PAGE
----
By Valerie Martin

Doubleday. 196 pp. $23.95

Valerie Martin's compelling new novel about the antebellum South describes the lurid, slippery power of the slavemaster over the slave, and how that authority debases and deranges not only the captive men and women but also the master himself. Or rather, herself. For Property delves into the bloody and violent negotiations between a Southern white mistress and her desperate human "possessions."

Manon, Martin's pretty yet disaffected protagonist, is married to the beastly Mr. Gaudet. This gentleman farmer owns a plantation north of New Orleans, and within that principality indulges in his sadistic pleasures. These include his sexual abuse of the comely Sarah, Manon's secretive personal maid and the mother of two of Gaudet's own children -- the oldest being Walter, who is mentally retarded -- as well as his brutal suppression of a slave insurrection he suspects is about to occur. Manon, who spends much of the novel melancholic and half in love with a dissipated onetime suitor, Joel Borden, fancies herself far removed from Gaudet's wicked ways, and also believes that she is the rightful, if neglected, owner of her beautiful servant, whom her husband has hijacked.

Sarah is the focus of Manon's unrelenting attention, as the two women live in excruciating closeness to one another. And yet the maid remains always maddeningly distant from her mistress. Sarah brushes Manon's hair without saying a word; she washes her body and changes her clothes without a flicker rippling her eerily placid expression. But what goes on in Sarah's heart? Manon, and the reader, constantly wonder. Whom is she familiar with? What is she so quietly thinking? What schemes go through her clever mind?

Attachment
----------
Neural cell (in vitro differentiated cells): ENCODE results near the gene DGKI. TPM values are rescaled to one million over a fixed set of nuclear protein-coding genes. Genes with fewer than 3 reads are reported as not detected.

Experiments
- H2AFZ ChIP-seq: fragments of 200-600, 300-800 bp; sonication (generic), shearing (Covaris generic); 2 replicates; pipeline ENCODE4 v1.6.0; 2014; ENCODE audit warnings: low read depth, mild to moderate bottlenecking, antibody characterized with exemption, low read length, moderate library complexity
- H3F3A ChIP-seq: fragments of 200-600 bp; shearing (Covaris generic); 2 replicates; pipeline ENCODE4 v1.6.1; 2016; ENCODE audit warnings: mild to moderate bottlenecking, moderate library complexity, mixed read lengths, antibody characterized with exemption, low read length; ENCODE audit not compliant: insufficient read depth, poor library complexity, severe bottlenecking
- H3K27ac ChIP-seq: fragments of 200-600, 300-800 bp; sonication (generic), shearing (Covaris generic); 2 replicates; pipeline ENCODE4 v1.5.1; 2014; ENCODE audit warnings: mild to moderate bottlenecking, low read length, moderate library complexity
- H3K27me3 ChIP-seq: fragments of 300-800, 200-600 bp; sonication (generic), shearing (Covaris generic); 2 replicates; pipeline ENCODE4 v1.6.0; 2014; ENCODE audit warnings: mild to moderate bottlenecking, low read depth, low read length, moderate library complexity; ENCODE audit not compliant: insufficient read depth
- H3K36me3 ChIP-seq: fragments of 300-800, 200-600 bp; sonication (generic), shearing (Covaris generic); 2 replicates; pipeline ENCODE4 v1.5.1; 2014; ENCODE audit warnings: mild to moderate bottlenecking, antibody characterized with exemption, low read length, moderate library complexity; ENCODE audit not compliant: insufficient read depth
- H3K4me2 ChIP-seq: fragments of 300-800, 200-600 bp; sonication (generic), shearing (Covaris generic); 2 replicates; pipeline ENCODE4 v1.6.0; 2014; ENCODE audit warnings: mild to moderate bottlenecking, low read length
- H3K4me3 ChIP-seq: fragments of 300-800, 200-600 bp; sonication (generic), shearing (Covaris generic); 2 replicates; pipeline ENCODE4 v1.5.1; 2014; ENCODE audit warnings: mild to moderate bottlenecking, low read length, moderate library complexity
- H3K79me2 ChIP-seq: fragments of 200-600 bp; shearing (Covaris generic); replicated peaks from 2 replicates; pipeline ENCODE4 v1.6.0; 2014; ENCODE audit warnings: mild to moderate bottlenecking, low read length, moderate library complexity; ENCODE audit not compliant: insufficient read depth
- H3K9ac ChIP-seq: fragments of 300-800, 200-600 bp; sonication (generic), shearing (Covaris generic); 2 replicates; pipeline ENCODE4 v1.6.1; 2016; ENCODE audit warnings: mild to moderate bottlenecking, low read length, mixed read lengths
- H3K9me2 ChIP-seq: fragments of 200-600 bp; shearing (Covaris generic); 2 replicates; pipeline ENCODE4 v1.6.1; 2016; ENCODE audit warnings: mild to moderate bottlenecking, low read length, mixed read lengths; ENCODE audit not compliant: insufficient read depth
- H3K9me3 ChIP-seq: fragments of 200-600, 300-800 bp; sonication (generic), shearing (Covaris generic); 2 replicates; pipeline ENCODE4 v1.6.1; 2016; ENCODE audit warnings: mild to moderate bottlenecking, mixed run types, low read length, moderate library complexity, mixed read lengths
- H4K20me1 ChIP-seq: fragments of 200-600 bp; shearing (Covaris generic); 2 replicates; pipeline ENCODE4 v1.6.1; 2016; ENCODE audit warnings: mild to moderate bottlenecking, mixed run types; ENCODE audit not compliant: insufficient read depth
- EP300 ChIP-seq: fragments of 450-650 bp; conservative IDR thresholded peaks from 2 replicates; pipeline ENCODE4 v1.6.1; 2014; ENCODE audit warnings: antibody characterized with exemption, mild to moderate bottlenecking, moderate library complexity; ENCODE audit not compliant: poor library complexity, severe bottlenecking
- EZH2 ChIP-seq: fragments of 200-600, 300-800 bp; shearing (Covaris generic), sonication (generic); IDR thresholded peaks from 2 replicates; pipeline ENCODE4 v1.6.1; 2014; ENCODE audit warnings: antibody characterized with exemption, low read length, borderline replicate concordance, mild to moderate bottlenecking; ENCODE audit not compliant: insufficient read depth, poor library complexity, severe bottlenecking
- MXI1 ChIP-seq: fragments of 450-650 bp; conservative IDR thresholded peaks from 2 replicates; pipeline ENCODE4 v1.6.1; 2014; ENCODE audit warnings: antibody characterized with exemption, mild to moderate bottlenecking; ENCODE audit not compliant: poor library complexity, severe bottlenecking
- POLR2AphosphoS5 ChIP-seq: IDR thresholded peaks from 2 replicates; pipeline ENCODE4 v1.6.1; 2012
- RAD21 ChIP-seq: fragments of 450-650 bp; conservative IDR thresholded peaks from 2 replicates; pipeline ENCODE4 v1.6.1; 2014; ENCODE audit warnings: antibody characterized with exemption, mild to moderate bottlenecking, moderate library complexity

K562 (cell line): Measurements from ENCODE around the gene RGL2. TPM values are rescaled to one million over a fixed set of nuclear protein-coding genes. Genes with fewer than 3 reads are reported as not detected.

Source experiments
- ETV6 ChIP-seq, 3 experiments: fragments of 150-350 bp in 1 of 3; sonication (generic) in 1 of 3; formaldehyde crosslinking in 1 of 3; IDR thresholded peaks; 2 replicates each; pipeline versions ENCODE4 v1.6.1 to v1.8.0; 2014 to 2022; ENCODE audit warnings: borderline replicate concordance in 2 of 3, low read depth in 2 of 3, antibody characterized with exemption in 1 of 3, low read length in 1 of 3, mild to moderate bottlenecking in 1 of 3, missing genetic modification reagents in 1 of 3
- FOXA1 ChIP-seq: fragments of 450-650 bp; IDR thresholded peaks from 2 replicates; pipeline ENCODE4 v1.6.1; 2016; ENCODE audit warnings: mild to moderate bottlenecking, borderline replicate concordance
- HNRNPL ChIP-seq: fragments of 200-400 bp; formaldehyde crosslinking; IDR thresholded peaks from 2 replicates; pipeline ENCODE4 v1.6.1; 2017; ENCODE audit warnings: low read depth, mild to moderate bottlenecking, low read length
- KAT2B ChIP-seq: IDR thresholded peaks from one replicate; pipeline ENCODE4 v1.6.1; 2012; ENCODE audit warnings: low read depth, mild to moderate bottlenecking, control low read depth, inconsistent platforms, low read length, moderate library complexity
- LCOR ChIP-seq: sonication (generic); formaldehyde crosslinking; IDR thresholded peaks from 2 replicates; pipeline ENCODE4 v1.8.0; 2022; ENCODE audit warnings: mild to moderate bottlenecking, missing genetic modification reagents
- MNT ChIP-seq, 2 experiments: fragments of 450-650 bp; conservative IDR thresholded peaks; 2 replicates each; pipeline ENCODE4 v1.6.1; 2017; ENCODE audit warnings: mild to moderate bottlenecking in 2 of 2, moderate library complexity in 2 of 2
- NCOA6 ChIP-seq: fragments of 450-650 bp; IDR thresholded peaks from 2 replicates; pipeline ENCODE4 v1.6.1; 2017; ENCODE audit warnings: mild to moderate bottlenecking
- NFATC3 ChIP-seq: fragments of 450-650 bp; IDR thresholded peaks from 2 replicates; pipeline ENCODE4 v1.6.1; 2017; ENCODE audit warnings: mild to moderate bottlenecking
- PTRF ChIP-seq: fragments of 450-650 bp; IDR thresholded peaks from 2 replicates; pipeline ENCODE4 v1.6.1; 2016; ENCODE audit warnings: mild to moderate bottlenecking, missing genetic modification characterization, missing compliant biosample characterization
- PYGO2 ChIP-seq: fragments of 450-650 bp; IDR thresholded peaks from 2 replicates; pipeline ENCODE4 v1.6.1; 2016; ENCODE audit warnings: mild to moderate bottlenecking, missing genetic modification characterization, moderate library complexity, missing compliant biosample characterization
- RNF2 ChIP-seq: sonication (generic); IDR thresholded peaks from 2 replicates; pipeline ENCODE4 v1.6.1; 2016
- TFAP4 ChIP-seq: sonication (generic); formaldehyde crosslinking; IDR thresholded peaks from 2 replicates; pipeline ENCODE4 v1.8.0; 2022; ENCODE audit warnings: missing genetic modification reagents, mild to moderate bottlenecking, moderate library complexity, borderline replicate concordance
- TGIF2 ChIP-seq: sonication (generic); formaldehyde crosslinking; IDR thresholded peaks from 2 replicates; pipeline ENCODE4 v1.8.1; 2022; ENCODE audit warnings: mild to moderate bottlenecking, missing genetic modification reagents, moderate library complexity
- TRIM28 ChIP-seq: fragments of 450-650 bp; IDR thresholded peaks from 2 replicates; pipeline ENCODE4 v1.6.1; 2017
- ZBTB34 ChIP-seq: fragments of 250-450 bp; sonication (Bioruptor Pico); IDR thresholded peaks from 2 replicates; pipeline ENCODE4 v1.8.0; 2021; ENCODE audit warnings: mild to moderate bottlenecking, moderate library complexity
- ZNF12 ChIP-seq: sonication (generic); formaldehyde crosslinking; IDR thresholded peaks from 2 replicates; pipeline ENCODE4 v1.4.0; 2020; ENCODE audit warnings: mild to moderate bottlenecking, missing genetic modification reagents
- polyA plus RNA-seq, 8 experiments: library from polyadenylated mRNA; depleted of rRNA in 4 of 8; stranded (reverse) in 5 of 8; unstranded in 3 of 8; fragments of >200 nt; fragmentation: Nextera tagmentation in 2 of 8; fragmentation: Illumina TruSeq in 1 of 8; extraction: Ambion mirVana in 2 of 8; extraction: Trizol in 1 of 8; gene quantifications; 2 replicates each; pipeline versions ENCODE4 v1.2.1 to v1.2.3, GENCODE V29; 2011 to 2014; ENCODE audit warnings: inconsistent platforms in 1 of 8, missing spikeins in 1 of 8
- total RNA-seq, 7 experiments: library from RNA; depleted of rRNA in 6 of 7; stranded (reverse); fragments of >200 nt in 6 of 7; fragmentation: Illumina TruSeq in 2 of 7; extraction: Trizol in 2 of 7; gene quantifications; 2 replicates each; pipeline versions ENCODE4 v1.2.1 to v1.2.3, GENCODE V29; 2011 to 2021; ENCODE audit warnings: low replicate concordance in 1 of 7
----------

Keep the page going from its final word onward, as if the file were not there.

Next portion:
The novel's plot revolves around the threat of the revolt for which Gaudet waits and watches. When African-American rebels attack the plantation, Sarah finally displays the intelligence and puissance Martin has hinted she possesses: After Gaudet is killed and Manon is left, shot and bleeding, in a muddy swamp, Sarah leaves her mistress without a thought and escapes with one of her children.

It is after this flight that Manon's true nature is revealed to us. Though up to this point in the narrative she has seemed to live in the shadow of her Caligula-like husband, the poison of slavery has made her just as sick as it has him. She emerges from the insurrection physically broken, deprived of her beauty but all the more imposing as she becomes obsessed with Sarah. She determines to spare no cost to get the slave back with the aid of a ruthless slave-catcher.

Martin's book is a painful and elegant study of Manon's kind of power, the authority of the mighty over the deprived. Less than a jailer, more than a guardian, Manon exercises her control over Sarah in ways that are intimate and shocking, and have the horrifying familiarity of what happens between lovers, or mothers and daughters. Martin's consistent grace as a writer renders these episodes all the more disturbing. In one scene, Manon drinks Sarah's breast milk, an act that reveals her desire to both dominate and love this slave.

The effects of this unhinged dominion corrupt every aspect of the protagonist's body, spirit and mind, and inevitably a thread of repulsion runs through Property. When Manon's mother suffers the last pangs of cholera, the rendering of the woman's terrible convulsions, during which she vomits a great mass of black bile, evokes the corroding connection between the two races. And when Manon awakens in the mud of the swamp, she looks at her hand, which is "black" until "the mud on my palm cracked open, revealing the pale flesh beneath."

Some of the scenes in the novel are so astonishing they would not work if Martin did not have such a fine and sure touch. Reading Property brings to mind the work of Kara Walker, the prodigious paper artist who makes sublime Victorian-style silhouettes depicting, with surreal detail, the monstrous and forcibly sensual ties between master and slave.

Not everything in Manon's story is bleak, however. The retarded Walter may be an infirm symbol of the barbarism of slavery, but he is also the one person toward whom Manon displays any kindness or humanity. She warms to this son of her husband; she coddles him. Sarah, in the end, is not so lucky. I can't reveal the ending, but suffice it to say that her lot is cold and awful, and that Manon, as a 19th-century slaveowner, does not know that she has become similarly debased. *

Yxta Maya Murray's most recent novel is "The Conquest."